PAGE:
Science Market Update

U Georgia Receives $2.3M to Study Stress’s Effect on Children’s Immune System

Posted by Rebecca Inch-Partridge on Tue, Oct 30, 2018

According to the Mayo Clinic, stress can cause a number of health issues including high blood pressure, heart disease, obesity and diabetes.  A new University of Georgia, Athens (UGA) study is being funded by the National Institutes of Health (NIH) to show how stress affects children’s immune system. This $2.3 million, Director’s New Innovator Award, will allow researchers to correlate acute stress with how children’s immune systems respond to vaccination.  

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Tags: University of Georgia, University of Georgia Athens, biomedical research, Biotechnology trade show, UGA, lab suppliers, BioResearch Product Faire, laboratory equipment suppliers, Laboratory product sales, chemical supply, university research funding, stress, influenza research, immunity

Ohio State Researchers Link Stress to Memory Loss

Posted by Rebecca Partridge on Wed, May 25, 2016

 

A pioneering new study at Ohio State University found a link between chronic stress and short-term memory issues. In the study, mice were subjected to repeated visits from an aggressive, larger intruder mouse. Researchers found that the mice repeatedly exposed to the intruder had more difficulty recalling where the escape hole was in a maze they’d mastered prior to the stressful period, compared to mice that had not been stressed.

(Image Courtesty of Wikimedia Commons and Maria Rimmel)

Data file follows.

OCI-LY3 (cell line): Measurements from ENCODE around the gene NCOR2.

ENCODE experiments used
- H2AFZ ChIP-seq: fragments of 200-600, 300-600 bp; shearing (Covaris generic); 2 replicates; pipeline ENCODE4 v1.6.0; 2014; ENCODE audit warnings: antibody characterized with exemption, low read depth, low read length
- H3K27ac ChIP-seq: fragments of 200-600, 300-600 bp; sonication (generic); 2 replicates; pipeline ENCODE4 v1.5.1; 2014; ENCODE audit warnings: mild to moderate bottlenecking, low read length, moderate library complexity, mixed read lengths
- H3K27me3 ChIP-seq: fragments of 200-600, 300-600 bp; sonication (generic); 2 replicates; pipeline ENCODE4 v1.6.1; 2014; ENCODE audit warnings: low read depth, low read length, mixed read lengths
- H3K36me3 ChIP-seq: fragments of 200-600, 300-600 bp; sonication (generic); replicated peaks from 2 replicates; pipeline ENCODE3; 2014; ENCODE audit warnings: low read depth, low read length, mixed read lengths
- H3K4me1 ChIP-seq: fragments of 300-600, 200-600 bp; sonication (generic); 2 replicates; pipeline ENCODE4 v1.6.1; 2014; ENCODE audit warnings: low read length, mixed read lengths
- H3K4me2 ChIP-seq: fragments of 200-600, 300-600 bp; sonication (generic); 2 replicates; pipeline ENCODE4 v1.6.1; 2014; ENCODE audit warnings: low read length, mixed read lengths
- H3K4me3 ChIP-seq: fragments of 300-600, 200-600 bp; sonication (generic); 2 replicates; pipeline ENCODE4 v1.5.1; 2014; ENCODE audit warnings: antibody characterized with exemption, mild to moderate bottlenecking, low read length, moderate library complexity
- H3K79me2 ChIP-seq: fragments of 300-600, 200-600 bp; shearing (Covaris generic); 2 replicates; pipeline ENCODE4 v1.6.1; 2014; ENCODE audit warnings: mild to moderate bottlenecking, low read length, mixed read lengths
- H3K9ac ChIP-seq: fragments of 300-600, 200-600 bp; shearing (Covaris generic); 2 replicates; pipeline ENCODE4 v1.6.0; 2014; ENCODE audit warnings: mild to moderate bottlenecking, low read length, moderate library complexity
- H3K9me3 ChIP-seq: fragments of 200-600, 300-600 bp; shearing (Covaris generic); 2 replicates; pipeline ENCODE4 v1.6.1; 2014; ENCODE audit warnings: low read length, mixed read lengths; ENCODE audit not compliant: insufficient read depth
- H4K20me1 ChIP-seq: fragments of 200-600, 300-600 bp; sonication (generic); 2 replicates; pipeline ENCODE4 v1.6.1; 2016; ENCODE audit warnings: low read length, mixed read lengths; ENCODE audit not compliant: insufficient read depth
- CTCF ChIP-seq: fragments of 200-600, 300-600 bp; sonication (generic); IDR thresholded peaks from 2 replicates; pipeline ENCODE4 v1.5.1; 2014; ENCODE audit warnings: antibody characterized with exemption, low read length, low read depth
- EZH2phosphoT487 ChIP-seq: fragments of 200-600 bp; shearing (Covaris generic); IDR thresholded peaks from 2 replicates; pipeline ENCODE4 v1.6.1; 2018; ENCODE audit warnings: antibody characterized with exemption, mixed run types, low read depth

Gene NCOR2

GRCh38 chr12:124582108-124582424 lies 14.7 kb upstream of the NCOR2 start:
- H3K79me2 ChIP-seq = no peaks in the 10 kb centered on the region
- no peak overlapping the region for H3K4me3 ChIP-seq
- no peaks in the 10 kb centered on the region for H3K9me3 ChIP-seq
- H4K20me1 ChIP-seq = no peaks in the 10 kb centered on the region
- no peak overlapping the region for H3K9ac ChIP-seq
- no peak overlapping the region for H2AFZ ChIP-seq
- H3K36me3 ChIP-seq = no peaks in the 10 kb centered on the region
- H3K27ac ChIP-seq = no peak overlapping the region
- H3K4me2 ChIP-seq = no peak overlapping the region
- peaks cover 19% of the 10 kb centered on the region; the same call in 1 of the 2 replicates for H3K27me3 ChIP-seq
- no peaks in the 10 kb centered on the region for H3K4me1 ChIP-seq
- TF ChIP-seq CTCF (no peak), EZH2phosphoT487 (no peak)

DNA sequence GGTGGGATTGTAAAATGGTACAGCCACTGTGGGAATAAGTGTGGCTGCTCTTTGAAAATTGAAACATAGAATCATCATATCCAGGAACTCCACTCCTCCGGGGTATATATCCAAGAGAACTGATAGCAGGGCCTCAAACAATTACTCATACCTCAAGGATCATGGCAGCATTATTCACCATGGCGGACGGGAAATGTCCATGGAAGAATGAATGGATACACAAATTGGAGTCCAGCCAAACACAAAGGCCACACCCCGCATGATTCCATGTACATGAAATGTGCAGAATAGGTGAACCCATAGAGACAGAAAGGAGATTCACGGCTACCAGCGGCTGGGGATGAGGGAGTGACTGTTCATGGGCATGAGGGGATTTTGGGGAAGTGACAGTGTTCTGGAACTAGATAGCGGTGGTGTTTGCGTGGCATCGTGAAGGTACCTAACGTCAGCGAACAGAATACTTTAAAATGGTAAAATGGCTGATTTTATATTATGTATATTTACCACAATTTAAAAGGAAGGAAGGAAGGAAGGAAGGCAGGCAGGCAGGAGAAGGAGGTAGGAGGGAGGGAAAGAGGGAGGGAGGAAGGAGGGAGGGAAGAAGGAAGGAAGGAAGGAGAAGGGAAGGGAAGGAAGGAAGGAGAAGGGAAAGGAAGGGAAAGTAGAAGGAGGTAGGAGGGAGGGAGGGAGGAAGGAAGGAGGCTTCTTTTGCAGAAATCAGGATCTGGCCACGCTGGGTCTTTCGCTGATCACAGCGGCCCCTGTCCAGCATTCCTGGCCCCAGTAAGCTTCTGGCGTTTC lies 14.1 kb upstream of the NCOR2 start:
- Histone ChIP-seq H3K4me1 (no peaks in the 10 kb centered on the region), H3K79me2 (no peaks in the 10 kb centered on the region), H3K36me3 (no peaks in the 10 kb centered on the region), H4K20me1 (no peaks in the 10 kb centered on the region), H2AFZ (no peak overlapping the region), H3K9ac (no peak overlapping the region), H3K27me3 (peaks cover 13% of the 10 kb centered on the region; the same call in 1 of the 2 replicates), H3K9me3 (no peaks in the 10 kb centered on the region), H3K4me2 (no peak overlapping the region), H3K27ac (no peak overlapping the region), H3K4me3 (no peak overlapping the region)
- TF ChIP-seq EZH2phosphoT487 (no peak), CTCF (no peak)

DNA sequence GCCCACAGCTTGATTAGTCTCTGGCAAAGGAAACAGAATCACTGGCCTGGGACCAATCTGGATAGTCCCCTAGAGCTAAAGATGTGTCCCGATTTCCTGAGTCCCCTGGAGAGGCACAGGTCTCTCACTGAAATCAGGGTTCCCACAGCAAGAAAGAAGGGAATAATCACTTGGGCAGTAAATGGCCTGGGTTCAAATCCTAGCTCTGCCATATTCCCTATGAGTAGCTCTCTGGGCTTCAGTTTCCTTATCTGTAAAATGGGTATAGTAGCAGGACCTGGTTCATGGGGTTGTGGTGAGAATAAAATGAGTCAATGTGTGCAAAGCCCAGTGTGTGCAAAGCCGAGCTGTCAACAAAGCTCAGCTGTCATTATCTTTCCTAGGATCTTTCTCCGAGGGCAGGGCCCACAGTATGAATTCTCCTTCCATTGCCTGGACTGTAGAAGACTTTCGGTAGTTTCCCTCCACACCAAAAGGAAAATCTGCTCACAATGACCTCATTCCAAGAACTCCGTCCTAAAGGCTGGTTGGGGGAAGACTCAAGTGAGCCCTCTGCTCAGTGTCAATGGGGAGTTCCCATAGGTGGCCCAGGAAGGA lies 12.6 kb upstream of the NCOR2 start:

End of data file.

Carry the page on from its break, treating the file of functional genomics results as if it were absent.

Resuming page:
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Tags: Ohio State University, Ohio State, Ohio State University life science research, brain research, Ohio State life science, Ohio State life science research, Biotechnology Vendor Fair, Ohio State University life science, Columbus, OH, OhStu, stress, 2016, Dr. Godbout, memory loss

UM Research Shows Stress Causes Tadpole Tail Growth

Posted by Sam Asher on Thu, Mar 21, 2013

In a potentially dangerous situation, many animals release stress hormones into the body to prepare the animal for raw survival. Sometimes these evoke defense mechanisms and sometimes they assist in fleeing from danger, hence the idea of a “fight or flight” response. Now, research at the University of Michigan, Ann Arbor shows that tadpoles instead choose a third option: physical transformation.

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Tags: Midwest, MI, Michigan, University of Michigan, Ann Arbor, BioResearch Product Faire Event, U-M, tadpoles, stress, corticosterone, laboratory vendorMichigan, 2013, 2014, UMich

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